Semantic analysis. During semantic analysis, the compiler checks to see whether the program is meaningful according to the rules of the language that the compiler is implementing. The most common kind of semantic analysis is type checking: the compiler analyzes the types of all the expressions that appear in the program to see whether there is a type error or not. Type checking typically requires producing a data structure called a symbol table that maps identifiers (e.g., variable names) to their types. As a new scope is entered, the symbol table is extended with new bindings that might shadow old bindings; and as the scope is exited, the new bindings are removed, thus restoring the old bindings. So a symbol table blends features of a dictionary and a stack data structure.
Besides type checking, there are other kinds of semantic analysis. Examples include the following:
- checking whether the branches of an OCaml pattern match are exhaustive,
- checking whether a C
breakkeyword occurs within the body of a loop, and
- checking whether a Java field marked
finalhas been initialized by the end of a constructor.
You can think of parsing as "checking to see whether a program is meaningful"—which is how we just defined semantic analysis. So the distinction between parsing and semantic analysis is more about convenience: parsing does enough work to implement the production of an AST, and semantic analysis does the rest of the work.
Sometimes semantic analysis is even necessary to fully determine what the
AST should be! Consider, for example, the expression
(foo) - bar in a C-like language. It might be:
- the unary negation of a variable
bar, cast to the type
- the binary subtraction operation with operands
bar, where the parentheses were gratuitous.
Until enough semantic analysis has been done to figure out whether
is a variable name or a type name, the compiler doesn't know which AST
to generate. In such situations, the parser typically produces an
AST in which some tree nodes represent the ambiguous syntax, then
the semantic analysis phase rewrites the tree to be unambiguous.
Translation to intermediate representation. After semantic analysis, a compiler could immediately translate the AST (augmented with symbol tables) into the target language. But if the same compiler wanted to produce output for multiple targets (e.g., for x86 and ARM and MIPS), that would require defining a translation from the AST to each of the targets. In practice, compilers typically don't do that. Instead, they first translate the AST to an intermediate representation (IR). Think of the IR as a kind of abstraction of many assembly languages. Many source languages (e.g., C, Java, OCaml) could be translated to the same IR, and from that IR, many target language outputs (e.g., x86, ARM, MIPS) could be produced.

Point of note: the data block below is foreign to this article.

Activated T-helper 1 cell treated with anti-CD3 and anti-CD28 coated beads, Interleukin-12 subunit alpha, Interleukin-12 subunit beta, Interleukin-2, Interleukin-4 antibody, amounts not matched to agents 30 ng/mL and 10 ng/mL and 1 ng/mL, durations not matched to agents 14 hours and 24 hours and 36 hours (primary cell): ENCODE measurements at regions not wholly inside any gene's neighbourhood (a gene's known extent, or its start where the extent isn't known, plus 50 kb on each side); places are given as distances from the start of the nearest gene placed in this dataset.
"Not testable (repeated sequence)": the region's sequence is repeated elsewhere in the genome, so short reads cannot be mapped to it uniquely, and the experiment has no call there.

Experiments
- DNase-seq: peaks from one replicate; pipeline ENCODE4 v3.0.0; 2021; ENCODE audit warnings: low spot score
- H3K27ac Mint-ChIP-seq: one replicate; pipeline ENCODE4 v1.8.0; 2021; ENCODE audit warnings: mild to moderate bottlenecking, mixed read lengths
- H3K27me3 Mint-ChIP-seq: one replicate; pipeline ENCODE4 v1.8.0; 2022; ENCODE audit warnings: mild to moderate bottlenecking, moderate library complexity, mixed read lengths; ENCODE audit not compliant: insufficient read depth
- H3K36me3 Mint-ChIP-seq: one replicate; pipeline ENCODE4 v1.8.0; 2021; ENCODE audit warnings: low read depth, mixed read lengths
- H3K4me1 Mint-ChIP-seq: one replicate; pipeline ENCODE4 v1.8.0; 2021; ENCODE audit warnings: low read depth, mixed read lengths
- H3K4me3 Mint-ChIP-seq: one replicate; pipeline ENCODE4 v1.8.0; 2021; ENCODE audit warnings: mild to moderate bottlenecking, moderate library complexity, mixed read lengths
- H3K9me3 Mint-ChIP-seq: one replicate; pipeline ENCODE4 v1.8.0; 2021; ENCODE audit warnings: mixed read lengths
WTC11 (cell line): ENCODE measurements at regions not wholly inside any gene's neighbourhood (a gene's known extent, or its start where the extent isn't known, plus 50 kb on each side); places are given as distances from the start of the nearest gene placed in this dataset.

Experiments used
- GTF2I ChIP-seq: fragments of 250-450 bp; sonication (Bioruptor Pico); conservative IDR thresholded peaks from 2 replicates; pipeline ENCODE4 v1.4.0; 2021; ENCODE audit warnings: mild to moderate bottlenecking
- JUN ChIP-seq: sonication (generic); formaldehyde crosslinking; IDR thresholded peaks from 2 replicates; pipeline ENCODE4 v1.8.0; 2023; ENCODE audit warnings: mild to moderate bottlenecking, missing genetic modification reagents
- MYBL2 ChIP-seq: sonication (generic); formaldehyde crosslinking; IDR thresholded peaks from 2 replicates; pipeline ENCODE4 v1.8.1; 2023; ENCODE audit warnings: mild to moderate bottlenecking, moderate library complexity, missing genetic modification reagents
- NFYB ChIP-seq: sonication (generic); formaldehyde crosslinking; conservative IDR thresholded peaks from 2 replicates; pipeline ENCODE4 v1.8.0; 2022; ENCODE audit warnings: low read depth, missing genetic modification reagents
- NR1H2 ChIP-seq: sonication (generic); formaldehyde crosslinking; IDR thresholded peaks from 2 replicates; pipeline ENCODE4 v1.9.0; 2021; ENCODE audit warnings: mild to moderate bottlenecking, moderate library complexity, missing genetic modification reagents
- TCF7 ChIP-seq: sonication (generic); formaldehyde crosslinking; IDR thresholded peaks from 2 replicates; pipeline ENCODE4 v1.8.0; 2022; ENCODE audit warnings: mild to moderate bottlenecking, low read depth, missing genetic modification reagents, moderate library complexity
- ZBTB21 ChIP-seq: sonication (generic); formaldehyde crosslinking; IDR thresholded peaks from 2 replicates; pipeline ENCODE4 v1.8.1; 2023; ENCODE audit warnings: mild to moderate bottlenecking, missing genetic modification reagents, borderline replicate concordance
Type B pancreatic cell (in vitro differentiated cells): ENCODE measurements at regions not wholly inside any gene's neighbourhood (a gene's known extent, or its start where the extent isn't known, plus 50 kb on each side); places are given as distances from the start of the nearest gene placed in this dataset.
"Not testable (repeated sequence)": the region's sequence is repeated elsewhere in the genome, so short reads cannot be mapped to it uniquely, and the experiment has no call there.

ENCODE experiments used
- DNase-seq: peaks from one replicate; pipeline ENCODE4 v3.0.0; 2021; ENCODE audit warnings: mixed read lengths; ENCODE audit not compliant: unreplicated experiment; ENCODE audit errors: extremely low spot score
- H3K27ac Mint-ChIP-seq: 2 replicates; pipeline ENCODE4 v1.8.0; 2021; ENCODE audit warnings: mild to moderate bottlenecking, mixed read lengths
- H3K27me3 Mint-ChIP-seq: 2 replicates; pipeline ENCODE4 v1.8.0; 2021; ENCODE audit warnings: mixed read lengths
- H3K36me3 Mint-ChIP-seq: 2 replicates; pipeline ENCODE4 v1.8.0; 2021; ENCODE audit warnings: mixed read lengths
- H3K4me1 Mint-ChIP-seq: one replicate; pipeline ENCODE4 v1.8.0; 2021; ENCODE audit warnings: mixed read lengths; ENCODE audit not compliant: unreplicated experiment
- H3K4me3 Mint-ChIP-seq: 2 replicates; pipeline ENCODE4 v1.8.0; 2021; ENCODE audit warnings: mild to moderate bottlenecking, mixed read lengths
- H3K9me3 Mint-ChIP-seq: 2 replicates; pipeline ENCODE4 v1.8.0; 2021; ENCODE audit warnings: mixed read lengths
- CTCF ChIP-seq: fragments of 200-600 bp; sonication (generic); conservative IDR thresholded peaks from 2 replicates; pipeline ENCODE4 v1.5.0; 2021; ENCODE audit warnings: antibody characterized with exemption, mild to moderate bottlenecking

An IR language typically has abstract machine instructions that accomplish conceptually simple tasks: loading from or storing to memory, performing binary operations, calling and returning, and jumping to other instructions. The abstract machine typically has an unbounded number of registers available for use, much like a source program can have an unbounded number of variables. Real machines, however, have a finite number of registers, which is one way in which the IR is an abstraction.
Target code generation. The final phase of compilation is to generate target code from the IR. This phase typically involves selecting concrete machine instructions (such as x86 opcodes), and determining which variables will be stored in memory (which is slow to access) vs. processor registers (which are fast to access but limited in number). As part of code generation, a compiler therefore attempts to optimize the performance of the target code. Some examples of optimizations include:
- eliminating array bounds checks, if they are provably guaranteed to succeed;
- eliminating redundant computations;
- replacing a function call with the body of the function itself, suitably instantiated on the arguments, to eliminate the overhead of calling and returning; and
- re-ordering machine instructions so that (e.g.) slow reads from memory are begun before their results are needed, and doing other instructions in the meanwhile that do not need the result of the read.
Groups of Phases
The phases of compilation can be grouped into two or three pieces:
The front end of the compiler does lexing, parsing, and semantic analysis. It produces an AST and associated symbol tables. It tranforms the AST into an IR.
The middle end (if it exists) of the compiler operates on the IR. Usually this involves performing optimizations that are independent of the target language.
The back end of the compiler does code generation, including further optimization.
An interpreter works like the front (and possibly middle) end of a compiler. That is, an interpreter does lexing, parsing, and semantic analysis. It might then immediately begin executing the AST, or it might transform the AST into an IR and begin executing the IR.
In the rest of this chapter, we are going to focus on interpreters. We'll ignore IRs and code generation, and instead study how to directly execute the AST.